And stand in an unthemed set of switchbacks, unprotected in the summer sun in a dug out rock quarry, watching a single TV set with a two minute loop of commercials, for two hours before being unceremoniously dumped into a pretty good thrill coaster, and only figuring out it was a Superman ride from the gift shop you exit out of.

With the possible exception of Ellen's Energy Adventure, you'll spend the longest stretches of time at Disney in line.  My longest line was the Splash Mountain soft opening at Disneyland.  Three hours in the sun, delirious, finally reaching the front only to have Wil *&$%ing Wheaton and his #@%&ing entourage cut in front.

Disney's been experimenting with ways of reducing or even abolishing the queue, from fast passes to the pager system at Magic Kingdom's Dumbo.  But until then, different parks with similar rides often have very different queues.

Over the coming weeks we'll be sizing up the four different Disney locations and Hong Kong (if it doesn't have Pirates, it's not a real Disney park).

For our purposes, a line begins at the point it would be rude to cut in front of someone, though that standard might not work for Disneyland Paris.  It ends when your butt goes in the ride vehicle.  So we're including pre-shows.

Plusses for:
  • Theming
  • Indoors
  • Being able to see parts of the ride
  • Level of overlap with other rides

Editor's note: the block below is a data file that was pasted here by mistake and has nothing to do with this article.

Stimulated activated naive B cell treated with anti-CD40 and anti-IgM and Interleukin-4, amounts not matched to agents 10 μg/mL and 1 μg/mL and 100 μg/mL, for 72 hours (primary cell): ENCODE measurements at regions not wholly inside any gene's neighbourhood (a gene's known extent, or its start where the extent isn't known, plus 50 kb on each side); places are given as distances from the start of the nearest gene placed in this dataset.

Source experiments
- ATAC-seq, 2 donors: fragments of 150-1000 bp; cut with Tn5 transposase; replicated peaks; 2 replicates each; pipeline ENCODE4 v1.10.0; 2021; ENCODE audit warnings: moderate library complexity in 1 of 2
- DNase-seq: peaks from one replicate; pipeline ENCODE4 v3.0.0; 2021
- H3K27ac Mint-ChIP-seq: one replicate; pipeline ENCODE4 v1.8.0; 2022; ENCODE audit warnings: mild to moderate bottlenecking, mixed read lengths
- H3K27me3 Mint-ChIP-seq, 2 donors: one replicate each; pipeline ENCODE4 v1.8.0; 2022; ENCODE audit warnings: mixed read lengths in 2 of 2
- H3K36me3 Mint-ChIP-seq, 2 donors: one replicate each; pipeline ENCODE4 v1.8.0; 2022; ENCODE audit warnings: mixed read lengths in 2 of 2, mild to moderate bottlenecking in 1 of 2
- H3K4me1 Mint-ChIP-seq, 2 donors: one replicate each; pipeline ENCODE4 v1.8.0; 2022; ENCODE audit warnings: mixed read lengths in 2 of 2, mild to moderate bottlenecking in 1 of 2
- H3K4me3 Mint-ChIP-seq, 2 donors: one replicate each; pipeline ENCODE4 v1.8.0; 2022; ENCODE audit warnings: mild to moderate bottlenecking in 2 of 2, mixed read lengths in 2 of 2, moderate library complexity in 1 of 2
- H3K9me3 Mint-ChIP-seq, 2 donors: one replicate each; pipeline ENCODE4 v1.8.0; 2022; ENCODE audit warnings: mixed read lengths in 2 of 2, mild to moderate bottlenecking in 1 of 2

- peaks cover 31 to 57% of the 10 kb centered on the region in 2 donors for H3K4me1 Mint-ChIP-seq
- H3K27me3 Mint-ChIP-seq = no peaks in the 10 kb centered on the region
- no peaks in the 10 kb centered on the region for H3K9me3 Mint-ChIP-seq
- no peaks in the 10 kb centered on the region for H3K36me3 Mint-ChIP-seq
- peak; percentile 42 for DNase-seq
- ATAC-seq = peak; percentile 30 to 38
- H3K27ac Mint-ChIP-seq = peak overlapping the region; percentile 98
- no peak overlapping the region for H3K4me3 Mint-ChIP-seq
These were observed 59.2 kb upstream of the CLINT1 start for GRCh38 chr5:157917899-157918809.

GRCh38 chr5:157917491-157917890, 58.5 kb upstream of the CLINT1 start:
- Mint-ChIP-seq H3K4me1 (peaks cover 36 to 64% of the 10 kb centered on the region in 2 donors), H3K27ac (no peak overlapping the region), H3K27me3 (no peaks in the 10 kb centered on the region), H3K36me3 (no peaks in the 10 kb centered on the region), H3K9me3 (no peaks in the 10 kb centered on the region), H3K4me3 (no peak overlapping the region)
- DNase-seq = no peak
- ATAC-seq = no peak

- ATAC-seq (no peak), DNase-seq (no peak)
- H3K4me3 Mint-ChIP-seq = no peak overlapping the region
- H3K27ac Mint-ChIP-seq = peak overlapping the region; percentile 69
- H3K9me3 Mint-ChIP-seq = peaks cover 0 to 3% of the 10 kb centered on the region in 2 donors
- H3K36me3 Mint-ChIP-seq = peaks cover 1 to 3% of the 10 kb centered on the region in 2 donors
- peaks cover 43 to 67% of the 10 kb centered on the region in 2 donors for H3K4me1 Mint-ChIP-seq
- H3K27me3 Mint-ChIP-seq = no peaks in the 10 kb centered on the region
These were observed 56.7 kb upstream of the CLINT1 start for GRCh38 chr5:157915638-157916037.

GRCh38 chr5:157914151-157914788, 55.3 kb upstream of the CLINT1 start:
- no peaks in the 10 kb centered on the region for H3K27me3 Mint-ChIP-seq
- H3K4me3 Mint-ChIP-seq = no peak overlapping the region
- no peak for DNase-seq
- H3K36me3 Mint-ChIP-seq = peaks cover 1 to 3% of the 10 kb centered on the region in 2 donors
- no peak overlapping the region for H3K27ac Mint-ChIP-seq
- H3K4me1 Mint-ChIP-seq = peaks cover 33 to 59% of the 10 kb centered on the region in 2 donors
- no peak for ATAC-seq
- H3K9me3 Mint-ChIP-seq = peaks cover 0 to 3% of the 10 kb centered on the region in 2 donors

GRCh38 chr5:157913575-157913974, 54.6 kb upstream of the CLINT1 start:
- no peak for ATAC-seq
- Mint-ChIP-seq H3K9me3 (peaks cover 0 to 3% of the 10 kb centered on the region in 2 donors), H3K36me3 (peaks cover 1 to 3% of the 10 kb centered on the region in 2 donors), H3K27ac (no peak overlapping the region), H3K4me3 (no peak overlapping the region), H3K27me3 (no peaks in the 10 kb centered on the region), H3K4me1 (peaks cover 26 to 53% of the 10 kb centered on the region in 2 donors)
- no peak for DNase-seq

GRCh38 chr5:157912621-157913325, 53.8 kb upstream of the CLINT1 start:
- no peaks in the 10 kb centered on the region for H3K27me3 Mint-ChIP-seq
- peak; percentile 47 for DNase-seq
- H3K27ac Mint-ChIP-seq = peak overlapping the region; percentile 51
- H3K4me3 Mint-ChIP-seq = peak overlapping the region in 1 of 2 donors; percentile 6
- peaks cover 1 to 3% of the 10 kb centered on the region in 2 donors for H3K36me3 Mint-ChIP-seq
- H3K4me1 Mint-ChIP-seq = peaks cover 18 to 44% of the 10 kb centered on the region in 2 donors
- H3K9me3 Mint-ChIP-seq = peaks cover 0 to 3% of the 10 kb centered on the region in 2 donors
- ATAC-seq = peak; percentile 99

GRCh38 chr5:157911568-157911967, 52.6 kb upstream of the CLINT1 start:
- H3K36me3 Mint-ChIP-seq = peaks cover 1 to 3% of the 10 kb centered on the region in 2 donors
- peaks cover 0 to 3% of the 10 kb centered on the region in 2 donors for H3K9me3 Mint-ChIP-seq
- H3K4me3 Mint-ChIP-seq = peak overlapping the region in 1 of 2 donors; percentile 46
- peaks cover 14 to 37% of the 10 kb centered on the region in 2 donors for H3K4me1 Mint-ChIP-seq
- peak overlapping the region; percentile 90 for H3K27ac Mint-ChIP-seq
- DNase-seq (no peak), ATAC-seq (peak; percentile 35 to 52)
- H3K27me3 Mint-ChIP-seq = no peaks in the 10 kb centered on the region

• Load and unload in different areas, preferrably out of view of each other
I'm pretty indifferent to various interactive elements being introduced.  Playing a mediocre video game for thirty seconds doesn't improve on a two hour wait.

Minuses for:
  • Unthemed outdoor switchbacks
  • Loading and unloading being within view of each other, or worse, at the same station
  • "Cheater" queues, when you think you're near the front before turning a corner and seeing a hundred people in front of you.
Spoiler alert - California doesn't do well.

Sunday, July 6, 2014

HUSTLE - Great Muta

I wanted to like Hustle, but the shows I saw had severe pacing problems with long stretches of dead air.

Thursday, July 3, 2014

Free Thurs & Fri - Victim City Stories 1

Free this Thursday and Friday, declare your independence with a trip to Victim City.  Issue 1 is free for kindle July 3rd & 4th.

In this teeth grinding installment you’ll unveil -

The Bleeding Skull searches for a missing college student, but what he uncovers will shock even the citizens of Victim City.  Thrill to the adventure of The Chains That Bind, The Skull That Bleeds

Teenagers push all the limits and break all the rules at a party weekend in an abandoned lake house, but there are some lines you can't uncross.  Cringe to sex slasher shame in Beer Bong Bloodbath

When someone tries to play a deadly game with George Murdam, the Murder Man plays rough.  Recoil from the crime horror of Violation: Red Holes

No word is wasted bringing you the best in pulp action
No nerve is untouched unveiling the worst in crime depravity
No line is uncrossed giving you a frank look at what happens behind closed doors

You’ll find it all in Victim City, the town that fear calls home.

Connect with us at:

If you like what you read, leave us a review on Amazon, let us know at or @vcstoryhouse, and get a free ebook of Issue 2.  Details here.

Mystic Rebel - Ryder Syvertsen

Mystic Rebel
Mystic Rebel 1
by Ryder Syvertsen
1988 Pinnacle Books

Bart Lasker, a down on his luck pilot, accepts a contract from the CIA to smuggle gold to rebels in Tibet.  He's shot down by a Chinese missile and is rescued by some monks and Tibetan freedom fighters.  This is the first 200 pages.  The late 80s were a rough time for men's adventure.

Do you like scenes where the hero passes or is knocked out, wakes up being cared by strangers, and is told he's been out for x number of days?  You better love them, because it happens like seven times.